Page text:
It's unclear whether the nun did in fact visit the bishop's room or whether the alleged rapes happened in another part of the convent. Details may come out at Mulakkal's trial next year.

Facing such skepticism in the community, the once-demure nuns of the Missionaries of Jesus took to the streets in protest and led rallies all summer, demanding Mulakkal's arrest.

"If simple nuns with full-fledged habit – they are not feminist theologians – if they could come out on the street, that is a big breakthrough," says Abraham.

In September, authorities did arrest Mulakkal. He spent more than three weeks in jail before his release on bail in October. The Catholic clergy threw him a party. Hundreds of well-wishers threw flowers. An Indian politician called his accuser a prostitute.

Mulakkal's office did not respond to NPR's requests for an interview. Neither did the headquarters of the Missionaries of Jesus. The Catholic Bishops' Conference of India said it was unable to comment.

Before Mulakkal was arrested, Sisters Anupama and Alphy say they sent multiple letters to the Vatican asking it to intervene, and never got any reply. But in October, an Indian archbishop made a rare apology for scandals in the Catholic Church around the world, though he did not mention Mulakkal by name.

"I regret that these things happened. I publicly apologize for the scandals caused by the church leaders to the common Catholic faithful," Archbishop Kuriakose Bharanikulangara told a Bible convention in New Delhi. "The sexual abuse of the church leaders cause their faith suffer a lot."

But a lower-ranking priest, the Rev. Augustin Vattoly, 48, who attended the nuns' protests, was given a warning by the church for doing so. He describes the clergy's strategy when one of their own is accused:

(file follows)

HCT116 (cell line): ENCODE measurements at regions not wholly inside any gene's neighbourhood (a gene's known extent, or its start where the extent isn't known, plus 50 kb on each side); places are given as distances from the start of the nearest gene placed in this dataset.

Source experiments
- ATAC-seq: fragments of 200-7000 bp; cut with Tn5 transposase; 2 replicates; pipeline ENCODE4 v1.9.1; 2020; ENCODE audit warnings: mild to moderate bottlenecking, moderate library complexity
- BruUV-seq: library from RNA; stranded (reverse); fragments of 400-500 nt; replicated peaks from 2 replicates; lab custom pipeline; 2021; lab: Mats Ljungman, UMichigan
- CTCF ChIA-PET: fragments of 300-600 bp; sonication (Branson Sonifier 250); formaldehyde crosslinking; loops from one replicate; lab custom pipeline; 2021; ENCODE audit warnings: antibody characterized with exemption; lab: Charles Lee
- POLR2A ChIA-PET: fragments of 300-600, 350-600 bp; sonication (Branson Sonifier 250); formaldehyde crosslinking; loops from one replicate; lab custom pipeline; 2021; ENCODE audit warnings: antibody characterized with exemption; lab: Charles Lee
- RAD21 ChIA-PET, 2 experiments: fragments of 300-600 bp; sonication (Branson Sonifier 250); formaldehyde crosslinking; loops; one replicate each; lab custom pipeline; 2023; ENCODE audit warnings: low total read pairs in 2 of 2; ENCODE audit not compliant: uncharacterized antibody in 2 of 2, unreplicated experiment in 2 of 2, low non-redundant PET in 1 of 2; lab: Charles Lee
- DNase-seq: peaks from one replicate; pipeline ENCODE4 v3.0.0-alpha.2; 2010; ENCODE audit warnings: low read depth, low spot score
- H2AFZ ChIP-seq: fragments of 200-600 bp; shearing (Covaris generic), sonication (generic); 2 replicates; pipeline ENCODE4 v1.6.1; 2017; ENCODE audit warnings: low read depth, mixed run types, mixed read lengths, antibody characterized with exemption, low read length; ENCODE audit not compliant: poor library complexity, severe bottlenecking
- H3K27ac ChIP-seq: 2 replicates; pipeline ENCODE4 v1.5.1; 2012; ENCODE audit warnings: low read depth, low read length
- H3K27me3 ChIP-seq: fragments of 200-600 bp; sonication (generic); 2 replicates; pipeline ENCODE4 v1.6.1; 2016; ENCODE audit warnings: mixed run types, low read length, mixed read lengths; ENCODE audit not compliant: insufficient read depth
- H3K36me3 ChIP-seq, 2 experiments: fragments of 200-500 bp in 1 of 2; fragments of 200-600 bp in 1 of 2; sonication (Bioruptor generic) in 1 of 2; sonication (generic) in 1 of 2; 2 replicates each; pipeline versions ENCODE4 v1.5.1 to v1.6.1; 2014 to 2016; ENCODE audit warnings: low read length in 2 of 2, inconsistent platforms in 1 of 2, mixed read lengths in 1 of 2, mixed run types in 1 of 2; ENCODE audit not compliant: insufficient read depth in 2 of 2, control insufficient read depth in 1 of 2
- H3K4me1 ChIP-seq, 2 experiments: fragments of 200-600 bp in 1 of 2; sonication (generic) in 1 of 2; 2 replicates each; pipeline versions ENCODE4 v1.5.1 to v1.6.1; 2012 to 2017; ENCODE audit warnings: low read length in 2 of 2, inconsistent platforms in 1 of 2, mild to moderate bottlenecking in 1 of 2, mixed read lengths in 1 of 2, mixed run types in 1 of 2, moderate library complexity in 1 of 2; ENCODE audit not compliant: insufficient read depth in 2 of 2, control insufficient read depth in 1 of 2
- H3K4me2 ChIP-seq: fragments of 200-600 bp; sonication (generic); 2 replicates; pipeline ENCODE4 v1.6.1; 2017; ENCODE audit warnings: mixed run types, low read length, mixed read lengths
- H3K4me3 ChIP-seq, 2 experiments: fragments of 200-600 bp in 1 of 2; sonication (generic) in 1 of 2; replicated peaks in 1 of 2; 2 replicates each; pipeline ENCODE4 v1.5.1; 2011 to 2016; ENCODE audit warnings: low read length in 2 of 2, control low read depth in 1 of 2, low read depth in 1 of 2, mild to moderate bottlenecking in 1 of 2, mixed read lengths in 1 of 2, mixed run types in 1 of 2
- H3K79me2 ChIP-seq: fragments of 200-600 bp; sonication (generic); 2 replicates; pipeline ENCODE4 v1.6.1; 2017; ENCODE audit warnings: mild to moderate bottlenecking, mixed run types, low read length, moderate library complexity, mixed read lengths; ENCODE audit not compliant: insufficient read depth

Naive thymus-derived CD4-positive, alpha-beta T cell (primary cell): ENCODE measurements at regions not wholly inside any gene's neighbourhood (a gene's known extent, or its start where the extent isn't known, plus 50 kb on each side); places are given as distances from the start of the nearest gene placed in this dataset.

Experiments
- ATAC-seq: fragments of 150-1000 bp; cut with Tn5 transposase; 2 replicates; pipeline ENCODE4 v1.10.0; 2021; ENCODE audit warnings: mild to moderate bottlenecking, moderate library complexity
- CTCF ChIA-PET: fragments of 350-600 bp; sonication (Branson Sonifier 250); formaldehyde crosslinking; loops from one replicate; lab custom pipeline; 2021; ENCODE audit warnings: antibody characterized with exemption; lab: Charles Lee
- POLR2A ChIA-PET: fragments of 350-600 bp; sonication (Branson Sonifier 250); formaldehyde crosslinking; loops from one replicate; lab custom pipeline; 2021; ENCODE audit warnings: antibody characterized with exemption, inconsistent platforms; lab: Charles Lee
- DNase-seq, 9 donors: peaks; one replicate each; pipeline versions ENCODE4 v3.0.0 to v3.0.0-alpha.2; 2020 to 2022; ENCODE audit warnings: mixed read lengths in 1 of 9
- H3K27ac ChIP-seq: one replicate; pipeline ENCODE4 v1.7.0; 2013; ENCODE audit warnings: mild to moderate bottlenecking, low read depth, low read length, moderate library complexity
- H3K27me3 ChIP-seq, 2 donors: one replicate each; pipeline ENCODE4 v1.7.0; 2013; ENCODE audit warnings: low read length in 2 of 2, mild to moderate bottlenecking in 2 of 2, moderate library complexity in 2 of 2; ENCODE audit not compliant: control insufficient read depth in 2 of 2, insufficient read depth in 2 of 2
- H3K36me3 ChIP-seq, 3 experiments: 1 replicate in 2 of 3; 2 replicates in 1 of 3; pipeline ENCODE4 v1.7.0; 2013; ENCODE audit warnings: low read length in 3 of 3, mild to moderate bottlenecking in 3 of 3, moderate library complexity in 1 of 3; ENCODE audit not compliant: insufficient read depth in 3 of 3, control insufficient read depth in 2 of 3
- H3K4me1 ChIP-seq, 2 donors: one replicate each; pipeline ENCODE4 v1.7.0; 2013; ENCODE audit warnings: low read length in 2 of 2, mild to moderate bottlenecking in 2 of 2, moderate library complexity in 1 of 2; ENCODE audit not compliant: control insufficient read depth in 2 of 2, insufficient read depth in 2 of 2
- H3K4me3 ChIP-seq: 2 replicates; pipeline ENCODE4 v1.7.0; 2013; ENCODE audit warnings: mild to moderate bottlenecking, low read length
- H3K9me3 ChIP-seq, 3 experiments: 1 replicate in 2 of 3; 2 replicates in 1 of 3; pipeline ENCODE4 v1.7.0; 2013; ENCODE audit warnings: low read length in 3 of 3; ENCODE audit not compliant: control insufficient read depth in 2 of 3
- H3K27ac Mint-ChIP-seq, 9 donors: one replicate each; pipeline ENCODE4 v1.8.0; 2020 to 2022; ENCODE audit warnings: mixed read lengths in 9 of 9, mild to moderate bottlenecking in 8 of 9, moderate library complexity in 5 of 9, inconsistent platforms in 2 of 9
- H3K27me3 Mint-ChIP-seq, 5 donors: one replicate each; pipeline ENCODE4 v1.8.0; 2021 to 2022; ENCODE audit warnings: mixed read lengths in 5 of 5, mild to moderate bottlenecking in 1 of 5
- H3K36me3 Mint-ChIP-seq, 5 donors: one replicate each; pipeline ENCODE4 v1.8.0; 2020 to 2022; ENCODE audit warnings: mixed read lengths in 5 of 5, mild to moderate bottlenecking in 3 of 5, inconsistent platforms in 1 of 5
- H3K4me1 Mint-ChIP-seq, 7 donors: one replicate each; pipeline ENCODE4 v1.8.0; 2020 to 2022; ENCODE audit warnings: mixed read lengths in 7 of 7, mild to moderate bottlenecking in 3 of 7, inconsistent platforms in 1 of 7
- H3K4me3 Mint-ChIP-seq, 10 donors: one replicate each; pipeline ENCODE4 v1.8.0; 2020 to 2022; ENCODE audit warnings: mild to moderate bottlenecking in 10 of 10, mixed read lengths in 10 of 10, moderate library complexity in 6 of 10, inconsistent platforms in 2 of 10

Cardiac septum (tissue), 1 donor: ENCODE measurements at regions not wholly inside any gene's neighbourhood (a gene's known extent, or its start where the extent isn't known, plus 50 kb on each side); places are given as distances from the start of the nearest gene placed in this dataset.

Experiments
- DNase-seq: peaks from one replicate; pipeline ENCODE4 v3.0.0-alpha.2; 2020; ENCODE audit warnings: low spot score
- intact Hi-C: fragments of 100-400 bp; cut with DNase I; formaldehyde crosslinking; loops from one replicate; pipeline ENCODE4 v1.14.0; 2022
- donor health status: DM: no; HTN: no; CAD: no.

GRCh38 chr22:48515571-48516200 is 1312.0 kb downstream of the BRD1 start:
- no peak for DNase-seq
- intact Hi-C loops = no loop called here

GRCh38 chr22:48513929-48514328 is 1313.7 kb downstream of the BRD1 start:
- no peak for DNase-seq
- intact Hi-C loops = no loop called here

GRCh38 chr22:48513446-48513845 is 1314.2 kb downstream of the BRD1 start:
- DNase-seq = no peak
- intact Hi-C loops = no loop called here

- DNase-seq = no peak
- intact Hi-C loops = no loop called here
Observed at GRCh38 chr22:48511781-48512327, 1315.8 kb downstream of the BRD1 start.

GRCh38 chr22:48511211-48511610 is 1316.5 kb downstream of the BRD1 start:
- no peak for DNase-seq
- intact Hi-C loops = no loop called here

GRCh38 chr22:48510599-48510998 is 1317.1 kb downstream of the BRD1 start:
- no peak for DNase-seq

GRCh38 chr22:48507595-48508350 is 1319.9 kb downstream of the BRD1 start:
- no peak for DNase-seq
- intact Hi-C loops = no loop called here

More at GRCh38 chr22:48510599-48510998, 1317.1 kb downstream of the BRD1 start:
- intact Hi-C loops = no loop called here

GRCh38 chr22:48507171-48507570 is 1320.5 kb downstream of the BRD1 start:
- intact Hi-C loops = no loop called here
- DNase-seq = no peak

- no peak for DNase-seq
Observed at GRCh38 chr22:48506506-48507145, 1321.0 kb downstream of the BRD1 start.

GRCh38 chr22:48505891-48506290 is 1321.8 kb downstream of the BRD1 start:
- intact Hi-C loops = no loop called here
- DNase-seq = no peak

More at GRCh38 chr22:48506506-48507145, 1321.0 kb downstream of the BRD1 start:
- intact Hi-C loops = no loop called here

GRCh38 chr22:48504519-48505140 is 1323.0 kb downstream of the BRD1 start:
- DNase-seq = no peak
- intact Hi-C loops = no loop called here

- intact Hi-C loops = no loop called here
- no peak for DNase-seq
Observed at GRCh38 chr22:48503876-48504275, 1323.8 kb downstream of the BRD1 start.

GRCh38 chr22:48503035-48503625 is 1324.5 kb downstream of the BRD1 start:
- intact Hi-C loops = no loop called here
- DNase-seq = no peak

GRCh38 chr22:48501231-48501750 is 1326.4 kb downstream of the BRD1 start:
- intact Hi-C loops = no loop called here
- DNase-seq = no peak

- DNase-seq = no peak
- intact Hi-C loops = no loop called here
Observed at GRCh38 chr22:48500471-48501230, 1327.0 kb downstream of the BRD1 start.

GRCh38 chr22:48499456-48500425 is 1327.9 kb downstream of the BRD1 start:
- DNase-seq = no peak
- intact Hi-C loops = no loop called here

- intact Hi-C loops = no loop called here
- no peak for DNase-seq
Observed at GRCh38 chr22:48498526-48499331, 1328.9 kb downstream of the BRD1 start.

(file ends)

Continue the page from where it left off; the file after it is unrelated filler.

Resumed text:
"The first thing they will do is defend that cardinal, defend that bishop. Cover up the issue," Vattoly says. "Frighten them that if you are going against a priest, you are against God."

Priests are particularly revered among Indians, Abraham notes, because their status reminds Indians of something very familiar to them.

"Patriarchy and caste hierarchy go hand in hand," she explains.

This year, the Catholic nun was not alone in alleging abuse by priests. Female parishioners from several other denominations also started coming forward with accusations.

Elsewhere in Kerala, four priests from the Malankara Orthodox Church have been arrested for allegedly raping and blackmailing a mother of two who had attended their church for years.

The husband of the alleged victim, Alex Thomas, tells NPR his wife was molested by one of the priests as a teen. When she confessed that to three other priests, they used her account to blackmail and rape her, her husband says.

In July, India's National Commission for Women, a government body, called on churches to stop hearing confessions from female faithful, to protect them from blackmail.

The commission chair, Reena Sharma, told reporters she believes the number of women who have spoken out so far "is just a tip of the iceberg."

But many victims and their families doubt that justice will be served.

"Never. Nothing will happen. No change will happen," says Thomas, whose wife's complaint led to the Malankara priests' arrests. "The church is like a big corporation. They can manipulate anything. And believers, they're a huge number of people, you know?"

NPR producer Sushmita Pathak contributed to this report.